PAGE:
Write about your psyche to win with Caissa: scribe your signature winning concepts!
"Why do I win?" "Why do I lose?" There are so many factors at play, sometimes it's hard to figure it out. Caissa (the goddess of chess) doesn't make it easy! I suggest that writing is key to getting to the bottom of it -- and, ultimately, to winning more games. It all comes down to the tired maxim: know thyself.
I'd say that there are 4 general types of learning in chess: (1) learning by direct instruction (e.g., lectures, reading books, private or group lessons), (2) learning by attempting to solve problems, (3) learning by observation (e.g., watching others' games live or flipping through games of the greats online), and (4) learning by playing your own games, then analyzing those games. This blog entry is about the last concept.
First, learning from your own play and analysis requires a truly honest assessment of what went right and what went wrong in a game. If you lost, why did you lose? Was it psychological? Was it due to a lack of strategic understanding, or perhaps you need to sharpen up on your endings? Or maybe you just made an oversight and need to sit on your hands and double, triple, or quadruple check before hanging that queen? And if you won, why did you do well? Did your superior opening knowledge allow you to gain the edge? Or perhaps you slept well and drank watered down orange juice a la Carlsen that day?
Whatever it is, write it down. Write down why you thought you won and why you think you lost (and, to be constructive, what you could do better to win instead) as often as you can. Think of it as a sort of chess diary. In order to keep you honest with yourself, you may want to take a lesson or two to have a stronger player look over your games. But your assessment of what went right and what went wrong must ultimately be your own. It's what works, and what doesn't, for you. This is your chessing, no one else's. Celebrate how your idiosyncracies cause you to win and lose games (you're human)! Then write them down. Patterns will begin to emerge.
The ideas may be incredibly simple. For instance, during a tournament last year after losing a couple of games from superior positions I realized that, had I simply played with more patience, I likely would have converted those positions into wins. At the same time, I also needed to remember to not get too caught up in the nitty-gritty and to play with passion -- while still playing precisely, of course (what a wild balancing act chess is!). So I came up with three key words that were easy to remember, and which also served as motivation: Passion, Patience, Precision. And it worked. The second weekend of the tournament, applying these concepts (and the bitter frustration from having thrown 2 "masterpieces" against strong masters down the toilet) I scored 3/4. There you have it: The power of visualization and reinforcement in action, specifically tailored to your own strengths and weaknesses as determined by yourself and others.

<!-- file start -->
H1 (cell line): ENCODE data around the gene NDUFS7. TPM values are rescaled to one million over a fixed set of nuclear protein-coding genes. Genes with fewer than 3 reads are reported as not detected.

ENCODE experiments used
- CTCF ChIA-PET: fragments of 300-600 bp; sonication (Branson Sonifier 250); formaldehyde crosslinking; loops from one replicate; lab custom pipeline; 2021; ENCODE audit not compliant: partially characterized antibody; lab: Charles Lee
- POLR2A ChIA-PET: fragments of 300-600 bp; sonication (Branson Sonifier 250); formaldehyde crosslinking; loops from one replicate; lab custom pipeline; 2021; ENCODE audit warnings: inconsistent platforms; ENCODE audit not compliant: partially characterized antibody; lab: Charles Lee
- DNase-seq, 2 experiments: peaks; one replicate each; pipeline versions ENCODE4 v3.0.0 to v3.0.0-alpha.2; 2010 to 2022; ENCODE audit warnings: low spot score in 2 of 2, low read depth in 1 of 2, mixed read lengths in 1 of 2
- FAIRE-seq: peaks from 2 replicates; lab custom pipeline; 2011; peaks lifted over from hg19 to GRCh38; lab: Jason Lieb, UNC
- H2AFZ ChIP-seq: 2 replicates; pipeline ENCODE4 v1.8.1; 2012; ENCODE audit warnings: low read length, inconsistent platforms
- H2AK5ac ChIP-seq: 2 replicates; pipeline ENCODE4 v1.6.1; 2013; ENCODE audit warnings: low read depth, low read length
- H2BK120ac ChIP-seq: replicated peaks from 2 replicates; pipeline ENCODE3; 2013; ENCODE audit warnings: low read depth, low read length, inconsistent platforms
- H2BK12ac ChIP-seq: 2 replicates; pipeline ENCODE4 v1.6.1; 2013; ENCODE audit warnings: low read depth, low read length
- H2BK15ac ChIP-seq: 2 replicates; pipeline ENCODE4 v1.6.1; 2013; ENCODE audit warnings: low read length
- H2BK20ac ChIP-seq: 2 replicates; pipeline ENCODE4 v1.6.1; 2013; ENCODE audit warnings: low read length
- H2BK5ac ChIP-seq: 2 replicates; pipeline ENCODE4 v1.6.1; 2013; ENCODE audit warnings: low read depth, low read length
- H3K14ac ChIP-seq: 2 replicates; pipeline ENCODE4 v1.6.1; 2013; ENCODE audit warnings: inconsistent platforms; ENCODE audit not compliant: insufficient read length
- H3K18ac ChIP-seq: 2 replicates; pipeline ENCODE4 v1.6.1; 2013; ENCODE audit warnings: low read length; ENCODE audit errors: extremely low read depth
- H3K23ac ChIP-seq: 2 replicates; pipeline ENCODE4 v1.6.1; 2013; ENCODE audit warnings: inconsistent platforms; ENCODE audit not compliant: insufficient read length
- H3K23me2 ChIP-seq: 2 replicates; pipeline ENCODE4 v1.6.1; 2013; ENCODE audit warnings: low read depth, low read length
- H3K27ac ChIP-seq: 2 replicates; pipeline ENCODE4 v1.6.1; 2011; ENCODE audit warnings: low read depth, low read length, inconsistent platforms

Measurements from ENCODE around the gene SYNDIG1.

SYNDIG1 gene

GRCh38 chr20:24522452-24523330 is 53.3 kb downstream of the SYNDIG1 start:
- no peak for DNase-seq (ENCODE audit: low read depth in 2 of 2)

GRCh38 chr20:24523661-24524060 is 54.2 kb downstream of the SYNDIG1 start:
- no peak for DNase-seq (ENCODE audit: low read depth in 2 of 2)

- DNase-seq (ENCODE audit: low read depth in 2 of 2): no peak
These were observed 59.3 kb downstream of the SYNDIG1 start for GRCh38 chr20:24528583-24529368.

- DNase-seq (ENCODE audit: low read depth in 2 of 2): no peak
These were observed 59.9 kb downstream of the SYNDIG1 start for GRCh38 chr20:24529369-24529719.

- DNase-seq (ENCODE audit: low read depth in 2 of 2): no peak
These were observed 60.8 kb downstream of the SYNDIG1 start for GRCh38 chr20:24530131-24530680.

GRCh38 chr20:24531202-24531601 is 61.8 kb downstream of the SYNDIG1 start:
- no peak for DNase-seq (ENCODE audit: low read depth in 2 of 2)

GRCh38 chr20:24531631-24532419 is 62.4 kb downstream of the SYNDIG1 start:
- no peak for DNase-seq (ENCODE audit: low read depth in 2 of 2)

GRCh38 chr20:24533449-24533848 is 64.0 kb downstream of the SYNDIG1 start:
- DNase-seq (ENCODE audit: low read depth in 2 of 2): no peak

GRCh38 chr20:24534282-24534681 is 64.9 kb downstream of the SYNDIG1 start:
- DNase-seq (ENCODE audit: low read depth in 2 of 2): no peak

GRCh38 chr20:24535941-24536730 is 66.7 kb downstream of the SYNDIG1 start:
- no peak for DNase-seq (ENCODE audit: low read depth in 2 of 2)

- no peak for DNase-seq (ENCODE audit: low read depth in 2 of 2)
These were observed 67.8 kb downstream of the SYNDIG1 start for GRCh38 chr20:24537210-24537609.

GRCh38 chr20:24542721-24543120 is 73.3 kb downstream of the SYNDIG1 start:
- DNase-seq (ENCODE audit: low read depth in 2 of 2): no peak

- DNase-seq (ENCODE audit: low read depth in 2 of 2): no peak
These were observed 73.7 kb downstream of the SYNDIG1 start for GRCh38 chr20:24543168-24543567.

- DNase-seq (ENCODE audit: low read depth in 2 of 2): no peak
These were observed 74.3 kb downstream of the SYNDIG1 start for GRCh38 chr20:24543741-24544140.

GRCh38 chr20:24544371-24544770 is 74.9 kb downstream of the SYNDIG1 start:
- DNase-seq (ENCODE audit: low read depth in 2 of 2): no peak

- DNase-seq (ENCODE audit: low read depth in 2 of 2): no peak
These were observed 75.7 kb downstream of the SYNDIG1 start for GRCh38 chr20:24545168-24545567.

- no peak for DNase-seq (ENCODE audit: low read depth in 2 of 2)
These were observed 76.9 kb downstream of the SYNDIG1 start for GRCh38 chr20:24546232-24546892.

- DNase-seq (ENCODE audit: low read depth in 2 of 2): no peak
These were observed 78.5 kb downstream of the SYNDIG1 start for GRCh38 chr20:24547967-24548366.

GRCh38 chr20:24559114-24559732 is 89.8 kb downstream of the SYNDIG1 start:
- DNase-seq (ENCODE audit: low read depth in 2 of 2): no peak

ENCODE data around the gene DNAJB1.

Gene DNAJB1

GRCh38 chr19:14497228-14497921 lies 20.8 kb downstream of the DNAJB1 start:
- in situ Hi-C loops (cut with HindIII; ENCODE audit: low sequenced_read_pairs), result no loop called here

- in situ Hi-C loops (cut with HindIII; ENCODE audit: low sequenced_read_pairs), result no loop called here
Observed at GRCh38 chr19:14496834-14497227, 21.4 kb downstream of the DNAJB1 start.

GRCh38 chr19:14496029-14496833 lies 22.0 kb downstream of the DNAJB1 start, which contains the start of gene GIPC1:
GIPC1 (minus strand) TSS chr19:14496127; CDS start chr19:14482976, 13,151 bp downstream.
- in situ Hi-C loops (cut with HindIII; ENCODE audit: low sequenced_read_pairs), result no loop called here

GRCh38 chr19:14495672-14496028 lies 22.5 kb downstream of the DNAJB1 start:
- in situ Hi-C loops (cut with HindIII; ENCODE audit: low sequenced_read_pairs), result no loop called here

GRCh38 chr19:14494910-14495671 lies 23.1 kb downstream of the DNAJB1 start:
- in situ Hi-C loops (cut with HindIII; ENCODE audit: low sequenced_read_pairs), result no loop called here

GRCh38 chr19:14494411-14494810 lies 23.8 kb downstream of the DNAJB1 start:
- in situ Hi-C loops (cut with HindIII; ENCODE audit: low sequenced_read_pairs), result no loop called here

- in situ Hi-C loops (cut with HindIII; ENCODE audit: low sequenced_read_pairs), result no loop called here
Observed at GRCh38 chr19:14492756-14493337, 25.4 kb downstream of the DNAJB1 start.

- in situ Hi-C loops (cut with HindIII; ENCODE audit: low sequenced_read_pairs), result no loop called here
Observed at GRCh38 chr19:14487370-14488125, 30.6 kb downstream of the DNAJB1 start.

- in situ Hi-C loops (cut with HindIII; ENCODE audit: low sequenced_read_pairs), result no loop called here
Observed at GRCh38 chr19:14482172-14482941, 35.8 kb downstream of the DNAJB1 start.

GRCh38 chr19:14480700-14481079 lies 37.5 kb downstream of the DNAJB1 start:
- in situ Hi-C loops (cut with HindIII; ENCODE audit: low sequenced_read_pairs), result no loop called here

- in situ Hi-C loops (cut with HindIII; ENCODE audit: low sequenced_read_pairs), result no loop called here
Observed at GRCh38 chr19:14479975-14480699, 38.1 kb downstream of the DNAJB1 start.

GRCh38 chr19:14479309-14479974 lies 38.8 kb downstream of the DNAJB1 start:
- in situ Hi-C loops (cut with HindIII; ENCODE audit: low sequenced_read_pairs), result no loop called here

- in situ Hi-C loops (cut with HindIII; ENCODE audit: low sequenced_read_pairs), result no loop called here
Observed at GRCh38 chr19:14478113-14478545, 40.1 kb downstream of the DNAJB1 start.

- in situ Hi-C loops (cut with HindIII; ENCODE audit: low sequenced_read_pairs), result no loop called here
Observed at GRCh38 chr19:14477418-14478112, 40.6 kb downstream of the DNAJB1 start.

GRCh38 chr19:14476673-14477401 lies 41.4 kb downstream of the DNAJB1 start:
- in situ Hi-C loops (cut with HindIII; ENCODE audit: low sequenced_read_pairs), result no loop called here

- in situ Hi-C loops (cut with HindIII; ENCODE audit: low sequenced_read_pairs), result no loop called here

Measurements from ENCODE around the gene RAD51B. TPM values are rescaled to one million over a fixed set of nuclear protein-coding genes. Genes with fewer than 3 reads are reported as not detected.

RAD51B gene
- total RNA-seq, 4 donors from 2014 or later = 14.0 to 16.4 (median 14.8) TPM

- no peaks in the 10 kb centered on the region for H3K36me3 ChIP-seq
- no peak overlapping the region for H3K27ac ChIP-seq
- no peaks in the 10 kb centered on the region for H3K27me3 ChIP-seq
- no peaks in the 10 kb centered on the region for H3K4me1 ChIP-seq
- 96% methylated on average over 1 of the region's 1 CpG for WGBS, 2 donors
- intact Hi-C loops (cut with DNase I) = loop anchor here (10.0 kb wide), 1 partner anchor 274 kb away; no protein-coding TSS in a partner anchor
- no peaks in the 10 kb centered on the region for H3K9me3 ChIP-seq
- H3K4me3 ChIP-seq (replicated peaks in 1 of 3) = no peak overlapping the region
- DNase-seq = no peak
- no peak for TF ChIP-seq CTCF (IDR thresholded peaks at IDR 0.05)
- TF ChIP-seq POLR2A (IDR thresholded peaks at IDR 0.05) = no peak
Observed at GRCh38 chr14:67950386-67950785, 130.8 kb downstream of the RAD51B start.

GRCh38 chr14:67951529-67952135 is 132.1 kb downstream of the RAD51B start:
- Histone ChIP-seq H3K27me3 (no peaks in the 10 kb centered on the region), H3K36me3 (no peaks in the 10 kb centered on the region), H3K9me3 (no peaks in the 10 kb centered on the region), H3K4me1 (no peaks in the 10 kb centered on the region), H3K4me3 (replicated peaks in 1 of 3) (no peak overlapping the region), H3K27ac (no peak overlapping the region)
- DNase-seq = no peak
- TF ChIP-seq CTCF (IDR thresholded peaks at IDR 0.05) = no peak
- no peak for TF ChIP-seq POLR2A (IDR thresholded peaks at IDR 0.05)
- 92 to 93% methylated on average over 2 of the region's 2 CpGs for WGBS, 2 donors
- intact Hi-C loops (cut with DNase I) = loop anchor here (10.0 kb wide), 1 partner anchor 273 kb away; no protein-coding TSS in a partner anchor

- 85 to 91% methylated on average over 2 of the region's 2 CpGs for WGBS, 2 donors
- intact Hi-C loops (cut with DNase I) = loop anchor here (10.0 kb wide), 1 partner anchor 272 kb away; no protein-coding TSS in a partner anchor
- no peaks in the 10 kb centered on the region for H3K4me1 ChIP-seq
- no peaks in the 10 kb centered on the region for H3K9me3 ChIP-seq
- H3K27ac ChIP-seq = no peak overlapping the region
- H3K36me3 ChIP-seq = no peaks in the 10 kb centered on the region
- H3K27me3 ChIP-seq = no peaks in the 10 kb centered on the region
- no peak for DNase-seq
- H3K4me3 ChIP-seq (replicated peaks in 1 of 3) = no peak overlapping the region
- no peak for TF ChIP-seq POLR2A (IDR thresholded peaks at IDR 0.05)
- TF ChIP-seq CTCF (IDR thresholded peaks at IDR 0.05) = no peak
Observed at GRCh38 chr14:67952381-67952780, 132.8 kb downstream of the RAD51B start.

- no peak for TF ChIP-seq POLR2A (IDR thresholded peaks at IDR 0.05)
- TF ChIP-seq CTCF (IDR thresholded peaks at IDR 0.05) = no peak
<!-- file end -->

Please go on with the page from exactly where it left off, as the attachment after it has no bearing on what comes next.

Fast-forward a few months . . . after losing another couple of games from winning positions against very strong players last weekend, I got incredibly frustrated and wrote down a whole bunch more! Again, many of these are very simple, but that's the thing about chess: there are so many moving parts that even the simplest concepts can escape us at times! So we need to remind ourselves of them . . . over and over by creating a list, honing it, and internalizing it. As you can see, it begins as a sort of stream-of-consciousness brainstorming exercise that unfolds a bit:
- Lucid thinking
- No limits
- No expectations
- Playing the board
- Desire to win
- Deep analysis
- Imposition of will -- will-power
- Accurate maneuvering
- Purposefulness (see: Capablanca)
- Resourcefulness (endgame studies)
- Iron defense
- Using the opponent's clock
- Consider all candidate moves
- Game by game
- Every game an event (Carlsen)
- Don't impress -- just play the best move
- Don't get cocky
- It's not over till it's over -- the opponent is a rattlesnake till he resigns
- Go for the simper solution when possible (if result is the same or clearer)
- Go with your gut, unless you have a really good reason not to. That is, play simple chess; if you see a strange move, you must prove to yourself that it is better than the obvious move
- Play the board while making it as uncomfortable for the opponent as possible
- There's a time for dynamic play, a time for patient play, and a time for consolidation -- be fleixible and sensitive to what Caissa demands of you in each unique position
I got 1.5/2 the following 2 games. I can hear the objections . . . "It was the frustration that led to better play, not writing down these concepts!" Who knows. But writing them down helps to keep me more focused, more in tune with what I need to do over the board, and more confident (in a sober sort of way). It's amazing how much these concepts have come in handy simply by reviewing them before the game. It becomes ingrained. And, slowly but surely, the psychological issues you face over the board (and we all have them) begin to fade, even if they may never disappear entirely!
So go ahead. Think of some concepts that you use to win and lose. Then write them down.
Caissa doesn't make it easy. Write her poetry. Then she'll let you play it.
Coach profile: www.chess.com/coach/david-bennett